When a relevant transfer occurs under the Transfer of Undertakings (Protection of Em-ployment) Regulations 2006 (TUPE), the affected employees become employed by the transferee from that time. In Housing Maintenance Solutions Ltd v McAteer and ors the Employment Appeal Tribunal (EAT) held that the date of the relevant transfer is when re-sponsibility for carrying on the business moves from the transferor to the transferee, not when the transferee continues the transferred service.

Basic facts

LMH is a housing association, responsible for managing over 15,000 homes in Liverpool which includes repairing, maintaining and cleaning the properties. In 2009 it entered into a contract with Kinetic for the provision of repairs and maintenance services.

In 2010, LMH decided to set up a wholly owned subsidiary, HMS, to take over the services being provided by Kinetic from 1 July 2011. However, due to concerns about Kinetic’s financial situation, LMH terminated the contract on 9 June. The company’s administrators then wrote to the claimants on 14 June to dismiss them by reason of redundancy with effect from that same date.

To help ensure the service operated fully from 1 July, four managers from Kinetic carried on working for HMS from 15 June and cleaners previously employed by Kinetic began working for HMS from 20 June. By 1 July, 206 out of 208 Kinetic employees were em-ployed by HMS. A number of former Kinetic employees brought claims for unfair dismissal and unauthorised deductions from wages for the period from 9 June to 30 June 2011 when HMS failed to pay their wages.

Tribunal decision

The tribunal found that HMS had "assumed responsibility" for the claimants and engaged with them in "continued consultation and reassurance”, so it became their employer from 9 June. HMS believed that the relevant TUPE transfer could not take place until the service resumed on 1 July.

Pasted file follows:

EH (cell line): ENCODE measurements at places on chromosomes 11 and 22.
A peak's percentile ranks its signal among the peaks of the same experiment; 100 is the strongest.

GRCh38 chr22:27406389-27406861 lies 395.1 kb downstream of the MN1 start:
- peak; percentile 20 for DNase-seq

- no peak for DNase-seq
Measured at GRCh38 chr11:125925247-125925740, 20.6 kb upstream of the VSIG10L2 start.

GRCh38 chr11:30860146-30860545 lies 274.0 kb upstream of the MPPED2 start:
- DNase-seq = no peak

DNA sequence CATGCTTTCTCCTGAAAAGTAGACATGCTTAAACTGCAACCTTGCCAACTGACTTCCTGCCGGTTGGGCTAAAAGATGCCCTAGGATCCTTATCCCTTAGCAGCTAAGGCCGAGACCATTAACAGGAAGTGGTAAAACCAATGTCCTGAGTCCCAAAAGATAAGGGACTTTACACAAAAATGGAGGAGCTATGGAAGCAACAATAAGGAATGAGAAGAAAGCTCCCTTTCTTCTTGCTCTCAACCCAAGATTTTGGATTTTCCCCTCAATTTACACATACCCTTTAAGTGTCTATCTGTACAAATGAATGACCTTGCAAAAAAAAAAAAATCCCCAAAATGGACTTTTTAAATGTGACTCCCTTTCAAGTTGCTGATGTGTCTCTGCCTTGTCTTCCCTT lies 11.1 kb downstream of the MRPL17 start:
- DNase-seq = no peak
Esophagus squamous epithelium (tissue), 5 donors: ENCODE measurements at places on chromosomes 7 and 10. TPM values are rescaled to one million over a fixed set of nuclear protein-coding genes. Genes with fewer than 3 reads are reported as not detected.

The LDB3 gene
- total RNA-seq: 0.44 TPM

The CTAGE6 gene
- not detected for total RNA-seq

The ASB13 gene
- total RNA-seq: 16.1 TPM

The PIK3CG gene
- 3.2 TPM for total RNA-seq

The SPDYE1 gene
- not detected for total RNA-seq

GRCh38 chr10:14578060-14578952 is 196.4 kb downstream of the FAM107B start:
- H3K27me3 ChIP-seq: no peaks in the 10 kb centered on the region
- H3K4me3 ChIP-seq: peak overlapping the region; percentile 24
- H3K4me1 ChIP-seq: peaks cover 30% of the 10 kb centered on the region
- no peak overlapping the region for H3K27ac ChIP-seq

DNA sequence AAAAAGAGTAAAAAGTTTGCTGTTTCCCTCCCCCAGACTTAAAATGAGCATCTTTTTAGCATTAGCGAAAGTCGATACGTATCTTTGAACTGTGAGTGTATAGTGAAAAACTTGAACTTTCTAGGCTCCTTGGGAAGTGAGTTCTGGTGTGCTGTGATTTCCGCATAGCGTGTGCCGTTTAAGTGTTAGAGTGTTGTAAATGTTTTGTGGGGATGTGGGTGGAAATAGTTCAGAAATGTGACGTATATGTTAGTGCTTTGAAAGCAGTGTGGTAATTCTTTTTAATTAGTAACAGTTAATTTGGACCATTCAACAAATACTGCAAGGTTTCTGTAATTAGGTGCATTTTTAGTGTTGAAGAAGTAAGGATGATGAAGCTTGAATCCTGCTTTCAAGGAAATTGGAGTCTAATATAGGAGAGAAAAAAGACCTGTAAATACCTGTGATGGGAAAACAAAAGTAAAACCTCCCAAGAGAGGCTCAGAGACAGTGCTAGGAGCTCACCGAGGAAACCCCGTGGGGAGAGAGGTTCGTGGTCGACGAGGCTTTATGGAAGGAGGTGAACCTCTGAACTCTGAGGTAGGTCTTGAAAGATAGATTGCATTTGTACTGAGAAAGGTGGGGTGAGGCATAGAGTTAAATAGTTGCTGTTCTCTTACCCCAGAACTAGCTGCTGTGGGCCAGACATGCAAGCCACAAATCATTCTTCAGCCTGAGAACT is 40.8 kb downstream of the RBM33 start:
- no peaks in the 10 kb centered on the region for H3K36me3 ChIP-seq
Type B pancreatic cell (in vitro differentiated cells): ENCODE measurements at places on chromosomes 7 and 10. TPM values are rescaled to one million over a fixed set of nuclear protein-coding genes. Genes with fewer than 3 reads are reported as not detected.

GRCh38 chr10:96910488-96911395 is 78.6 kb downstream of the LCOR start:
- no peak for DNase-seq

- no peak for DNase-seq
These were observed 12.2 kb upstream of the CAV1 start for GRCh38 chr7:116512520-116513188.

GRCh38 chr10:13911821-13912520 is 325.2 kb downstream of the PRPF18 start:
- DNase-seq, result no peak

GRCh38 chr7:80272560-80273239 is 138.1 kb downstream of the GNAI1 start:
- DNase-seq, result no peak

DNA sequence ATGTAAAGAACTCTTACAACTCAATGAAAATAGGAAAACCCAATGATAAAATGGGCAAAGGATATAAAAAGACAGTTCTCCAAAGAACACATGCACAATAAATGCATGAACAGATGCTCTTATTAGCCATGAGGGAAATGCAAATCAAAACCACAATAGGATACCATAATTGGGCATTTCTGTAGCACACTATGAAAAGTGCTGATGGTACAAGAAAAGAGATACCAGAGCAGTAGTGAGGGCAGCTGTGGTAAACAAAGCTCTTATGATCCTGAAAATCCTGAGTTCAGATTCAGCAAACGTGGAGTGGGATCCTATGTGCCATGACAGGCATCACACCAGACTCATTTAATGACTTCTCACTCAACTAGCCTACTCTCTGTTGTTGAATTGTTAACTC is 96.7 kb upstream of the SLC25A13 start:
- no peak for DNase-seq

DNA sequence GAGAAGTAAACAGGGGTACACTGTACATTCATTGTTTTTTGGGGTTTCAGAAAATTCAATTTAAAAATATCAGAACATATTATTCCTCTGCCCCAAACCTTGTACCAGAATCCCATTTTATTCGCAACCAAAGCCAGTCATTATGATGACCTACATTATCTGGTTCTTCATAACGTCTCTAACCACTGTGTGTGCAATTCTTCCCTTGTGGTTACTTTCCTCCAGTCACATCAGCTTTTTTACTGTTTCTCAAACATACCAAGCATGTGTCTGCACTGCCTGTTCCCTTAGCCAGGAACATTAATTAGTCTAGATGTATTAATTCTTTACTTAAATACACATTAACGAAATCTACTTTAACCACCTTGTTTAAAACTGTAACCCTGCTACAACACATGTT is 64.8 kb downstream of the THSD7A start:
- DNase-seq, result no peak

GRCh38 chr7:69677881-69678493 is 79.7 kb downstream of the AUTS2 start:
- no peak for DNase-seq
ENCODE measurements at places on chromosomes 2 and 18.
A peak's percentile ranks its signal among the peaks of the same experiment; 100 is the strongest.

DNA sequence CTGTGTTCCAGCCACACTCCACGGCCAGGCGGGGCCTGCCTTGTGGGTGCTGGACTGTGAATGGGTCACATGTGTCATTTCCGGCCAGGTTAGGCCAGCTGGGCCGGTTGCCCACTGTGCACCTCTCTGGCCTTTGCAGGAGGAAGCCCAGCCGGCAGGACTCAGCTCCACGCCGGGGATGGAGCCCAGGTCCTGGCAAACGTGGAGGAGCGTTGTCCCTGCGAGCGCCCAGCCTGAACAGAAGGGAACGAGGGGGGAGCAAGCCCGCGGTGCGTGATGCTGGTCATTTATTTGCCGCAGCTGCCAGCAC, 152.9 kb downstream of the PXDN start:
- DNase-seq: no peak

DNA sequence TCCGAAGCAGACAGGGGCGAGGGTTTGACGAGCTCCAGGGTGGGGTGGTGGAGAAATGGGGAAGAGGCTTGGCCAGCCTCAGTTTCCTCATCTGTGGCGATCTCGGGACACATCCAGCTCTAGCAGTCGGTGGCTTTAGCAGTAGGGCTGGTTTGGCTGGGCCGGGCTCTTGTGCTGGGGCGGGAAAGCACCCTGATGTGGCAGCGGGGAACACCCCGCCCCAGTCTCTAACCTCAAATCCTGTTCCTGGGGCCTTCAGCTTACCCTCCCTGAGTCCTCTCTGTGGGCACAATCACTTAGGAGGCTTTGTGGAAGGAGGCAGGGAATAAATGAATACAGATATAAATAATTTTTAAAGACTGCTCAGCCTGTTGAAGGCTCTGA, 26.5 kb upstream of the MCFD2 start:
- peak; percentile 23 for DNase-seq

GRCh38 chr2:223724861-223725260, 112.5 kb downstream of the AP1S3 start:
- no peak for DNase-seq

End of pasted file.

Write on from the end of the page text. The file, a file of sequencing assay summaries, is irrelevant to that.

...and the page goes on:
EAT decision

The EAT rejected the appeal by HMS that an undertaking does not transfer until the transferee starts carrying out the transferred activities. It also reiterated that the relevant date will be when all the necessary elements are established by operation of law (i.e. as interpreted under article 3 of the Acquired Rights Directive and regulation 3 of TUPE 2006) and cannot be postponed to another date at the will of the transferor or transferee.

However, the EAT went on to find the tribunal was wrong to treat the date that HMS apparently accepted responsibility for the claimants (9 June 2011) as determinative of the date of the relevant TUPE transfer.

The EAT remitted the case to a different employment judge to decide the date of the claimants’ TUPE transfer from Kinetic to HMS in light of its findings.


The date of a relevant TUPE transfer can become horribly complicated for affected employees who work in different ways under a transferring service. This case highlights that the date of the relevant TUPE transfer will not simply depend on when the transferee continues the service provided after a period of it being suspended, nor could the employer(s) decide and dictate when it was to happen for the affected employees involved.